Timothy Albert Kasmiskie, of Beaver Dam, Wisconsin, on 5 November 1947. He served bravely in the United States Army during the Vietnam War and during his service there, he was awarded the Silver Star Medal, the Bronze Star Medal and four awards of the Purple Heart Medal. He died on 8 April 2003 and was buried with full military honors in Arlington National Cemeery.
Vietnam vets from state honored
They survived war, but died later from effects
By JONATHAN O'CONNELL
of the Journal Sentinel staff
Washington, D.C. – Vietnam War veterans who died prematurely as a result of their service were remembered by friends and relatives in a ceremony Monday on the National Mall.
Of the 137 veterans being honored – including seven from Wisconsin – many died from cancer associated with Agent Orange, an herbicide used to destroy jungle foliage in Vietnam, or under emotional duress because of their experiences in the war.
Richard C. Schneider, executive director for government affairs for the Non Commissioned Officers Association, an advocacy group that sponsored the ceremony, praised the courage and resilience of families whose loved ones suffered for years as a result of their service.
“When I think of these patriots, I think of a group of people whose war didn't end in Vietnam,” Schneider said. “The war didn't end for them for years.”
Though the ceremony overlooked the Vietnam Veterans Memorial, the Department of Defense reserves inscriptions on the memorial for the names of those who died or went missing as a result of combat – a designation it does not extend to those who later contracted health problems connected to Agent Orange or emotional trauma.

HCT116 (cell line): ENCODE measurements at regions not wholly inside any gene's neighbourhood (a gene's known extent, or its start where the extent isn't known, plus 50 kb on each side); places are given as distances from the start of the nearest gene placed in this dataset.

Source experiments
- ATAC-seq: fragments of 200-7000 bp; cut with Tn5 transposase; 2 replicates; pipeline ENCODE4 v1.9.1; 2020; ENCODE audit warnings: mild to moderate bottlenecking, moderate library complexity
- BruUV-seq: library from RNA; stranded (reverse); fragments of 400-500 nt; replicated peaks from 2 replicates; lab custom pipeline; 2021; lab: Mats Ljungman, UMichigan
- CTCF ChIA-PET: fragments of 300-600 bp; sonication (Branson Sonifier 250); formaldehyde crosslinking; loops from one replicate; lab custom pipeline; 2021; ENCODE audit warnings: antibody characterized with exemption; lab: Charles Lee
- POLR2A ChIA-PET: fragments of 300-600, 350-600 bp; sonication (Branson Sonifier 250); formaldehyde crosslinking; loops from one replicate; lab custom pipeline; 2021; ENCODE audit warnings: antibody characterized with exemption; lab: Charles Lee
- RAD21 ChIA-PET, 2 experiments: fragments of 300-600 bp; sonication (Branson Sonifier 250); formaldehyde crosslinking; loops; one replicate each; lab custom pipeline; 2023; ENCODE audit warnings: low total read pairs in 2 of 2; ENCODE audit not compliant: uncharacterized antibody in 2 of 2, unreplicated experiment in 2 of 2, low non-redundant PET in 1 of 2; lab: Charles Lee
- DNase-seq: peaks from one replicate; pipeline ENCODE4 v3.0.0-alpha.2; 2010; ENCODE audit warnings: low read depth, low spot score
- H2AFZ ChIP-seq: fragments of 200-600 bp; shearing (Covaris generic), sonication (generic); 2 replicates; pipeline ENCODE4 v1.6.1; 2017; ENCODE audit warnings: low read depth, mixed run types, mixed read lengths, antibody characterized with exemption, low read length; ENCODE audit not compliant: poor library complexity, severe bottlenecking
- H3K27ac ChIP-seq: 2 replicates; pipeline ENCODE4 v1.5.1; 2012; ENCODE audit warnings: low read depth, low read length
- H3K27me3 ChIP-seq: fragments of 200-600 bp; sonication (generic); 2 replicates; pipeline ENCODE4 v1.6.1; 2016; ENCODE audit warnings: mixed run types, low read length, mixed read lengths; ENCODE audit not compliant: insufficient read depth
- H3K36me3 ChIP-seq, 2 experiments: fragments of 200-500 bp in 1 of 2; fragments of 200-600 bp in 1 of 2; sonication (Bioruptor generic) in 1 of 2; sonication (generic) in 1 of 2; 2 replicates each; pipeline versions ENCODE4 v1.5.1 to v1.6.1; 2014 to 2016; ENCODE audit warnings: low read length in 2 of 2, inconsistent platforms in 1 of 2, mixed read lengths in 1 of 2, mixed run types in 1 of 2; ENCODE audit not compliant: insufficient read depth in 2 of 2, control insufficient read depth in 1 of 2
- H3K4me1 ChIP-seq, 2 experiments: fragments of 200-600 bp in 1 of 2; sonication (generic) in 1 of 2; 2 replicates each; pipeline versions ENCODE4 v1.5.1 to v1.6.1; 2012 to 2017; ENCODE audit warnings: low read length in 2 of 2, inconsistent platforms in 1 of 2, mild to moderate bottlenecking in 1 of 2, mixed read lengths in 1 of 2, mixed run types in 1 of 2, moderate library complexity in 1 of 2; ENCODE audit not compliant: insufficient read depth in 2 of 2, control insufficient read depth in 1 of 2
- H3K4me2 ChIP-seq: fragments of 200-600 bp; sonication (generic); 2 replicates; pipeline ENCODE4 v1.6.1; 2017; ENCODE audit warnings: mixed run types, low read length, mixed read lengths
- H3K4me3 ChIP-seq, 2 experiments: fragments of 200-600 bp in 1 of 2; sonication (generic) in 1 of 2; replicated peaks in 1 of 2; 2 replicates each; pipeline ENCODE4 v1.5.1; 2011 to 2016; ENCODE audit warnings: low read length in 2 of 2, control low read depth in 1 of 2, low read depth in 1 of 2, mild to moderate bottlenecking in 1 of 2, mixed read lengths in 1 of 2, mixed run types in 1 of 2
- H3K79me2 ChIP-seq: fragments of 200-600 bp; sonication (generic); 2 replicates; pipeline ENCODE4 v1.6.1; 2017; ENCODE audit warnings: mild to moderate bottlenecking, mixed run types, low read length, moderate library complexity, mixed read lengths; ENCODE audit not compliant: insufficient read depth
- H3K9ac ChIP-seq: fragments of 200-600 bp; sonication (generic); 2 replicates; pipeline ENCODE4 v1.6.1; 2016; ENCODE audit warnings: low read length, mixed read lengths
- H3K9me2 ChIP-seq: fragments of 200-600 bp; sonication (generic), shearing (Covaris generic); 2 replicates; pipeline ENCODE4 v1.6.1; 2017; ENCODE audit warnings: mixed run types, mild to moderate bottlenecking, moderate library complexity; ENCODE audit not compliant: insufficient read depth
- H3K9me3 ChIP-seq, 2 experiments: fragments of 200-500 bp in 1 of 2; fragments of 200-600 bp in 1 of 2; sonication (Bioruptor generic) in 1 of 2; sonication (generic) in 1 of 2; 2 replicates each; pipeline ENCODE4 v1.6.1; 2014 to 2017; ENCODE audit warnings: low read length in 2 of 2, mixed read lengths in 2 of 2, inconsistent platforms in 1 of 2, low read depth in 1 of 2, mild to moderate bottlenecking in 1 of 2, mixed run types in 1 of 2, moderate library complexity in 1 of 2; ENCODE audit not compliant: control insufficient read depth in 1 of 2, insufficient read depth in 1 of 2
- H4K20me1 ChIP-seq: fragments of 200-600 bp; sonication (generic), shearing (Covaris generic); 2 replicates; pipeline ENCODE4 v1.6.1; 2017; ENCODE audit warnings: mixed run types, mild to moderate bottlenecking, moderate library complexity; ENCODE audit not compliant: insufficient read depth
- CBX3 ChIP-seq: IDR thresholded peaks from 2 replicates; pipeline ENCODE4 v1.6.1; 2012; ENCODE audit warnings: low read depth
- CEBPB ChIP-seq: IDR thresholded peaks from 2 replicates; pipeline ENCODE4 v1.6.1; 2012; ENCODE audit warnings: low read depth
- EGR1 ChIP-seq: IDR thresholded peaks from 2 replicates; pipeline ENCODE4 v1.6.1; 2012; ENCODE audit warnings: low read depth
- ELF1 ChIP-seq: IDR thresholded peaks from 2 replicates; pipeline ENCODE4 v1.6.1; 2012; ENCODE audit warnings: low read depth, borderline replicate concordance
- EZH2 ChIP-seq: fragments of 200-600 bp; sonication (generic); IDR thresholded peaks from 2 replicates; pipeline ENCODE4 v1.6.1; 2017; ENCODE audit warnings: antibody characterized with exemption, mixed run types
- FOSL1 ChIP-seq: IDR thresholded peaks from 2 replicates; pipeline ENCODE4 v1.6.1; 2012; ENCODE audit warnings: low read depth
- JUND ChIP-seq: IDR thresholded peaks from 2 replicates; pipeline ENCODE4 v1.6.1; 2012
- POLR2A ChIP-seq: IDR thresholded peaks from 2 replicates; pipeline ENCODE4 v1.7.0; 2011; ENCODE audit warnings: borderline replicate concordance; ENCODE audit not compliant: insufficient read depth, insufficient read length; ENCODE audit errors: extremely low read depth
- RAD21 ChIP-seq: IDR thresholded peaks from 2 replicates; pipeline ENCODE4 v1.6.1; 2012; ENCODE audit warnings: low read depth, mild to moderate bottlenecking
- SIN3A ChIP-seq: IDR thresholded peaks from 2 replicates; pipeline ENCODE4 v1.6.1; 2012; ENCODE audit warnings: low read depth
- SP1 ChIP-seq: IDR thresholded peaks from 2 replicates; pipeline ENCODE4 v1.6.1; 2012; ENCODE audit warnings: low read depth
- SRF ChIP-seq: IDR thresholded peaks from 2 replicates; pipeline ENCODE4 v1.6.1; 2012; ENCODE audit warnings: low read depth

Deceased veterans remembered at annual “In Memory Day” events, of which Monday's was the seventh, are honored by a 2-foot-by-3-foot stone plaque a few hundred feet from the memorial.
Loved ones read their honoree's name aloud and place a printed tribute to the person along the memorial's wall. More than 1,500 veterans have been so honored thus far, according to the Vietnam Veterans Memorial Fund, the event's organizer.
The seven Wisconsinites honored were all veterans of the U.S. Army:
• Charles Acton Billing, Williams Bay
• Philip Carlyle Brenegan, La Crosse
• Steven Bryant Campbell Sr., Hurley
• Thomas Hughes Hanson, Hartland
• Timothy Albert Kasmiskie, Beaver Dam
• Robert Allan McIntosh, Milwaukee
• Gerald Peter “Gerry” Schmitz, Hubertus
Schmitz served in the U.S. Army in Vietnam from 1968 to 1970 before dying of Agent Orange-related cancer in April 2001. He was 53.
His wife, Virginia Lee Schmitz, recalled meeting him when she was 13 and they were growing up in Menomonee Falls. An employee of Briggs & Stratton for more than 20 years after his military discharge, Schmitz loved collecting cars and exploring the outdoors. Even after an April 2000 biopsy showed he had lung cancer, she brought him to their cabin every weekend, oxygen tank and medications in tow.
The cancer spread quickly, though, and a year to the day after his diagnosis, Virginia Schmitz and their son Eric threw Schmitz a sort of going-away party, complete with his favorite music, oldies. At the party, she said, “I gave him permission – it was OK to leave us.”
“He went out with a smile,” said Eric Schmitz, who also was at the ceremony. “He did not once show his pain, and he did not ever give up until we said goodbye to him.”
KASMISKIE, TIMOTHY ALBERT
SGT US ARMY
DATE OF BIRTH: 11/05/1947
DATE OF DEATH: 04/08/2003
BURIED AT: SECTION 68 SITE 4932
ARLINGTON NATIONAL CEMETERY
Michael Robert Patterson was born in Arlington and is the son of a former officer of the US Army. So it was no wonder that sooner or later his interests drew him to American history and especially to American military history. Many of his articles can be found on renowned portals like the New York Times, Washingtonpost or Wikipedia.
Reviewed by: Michael Howard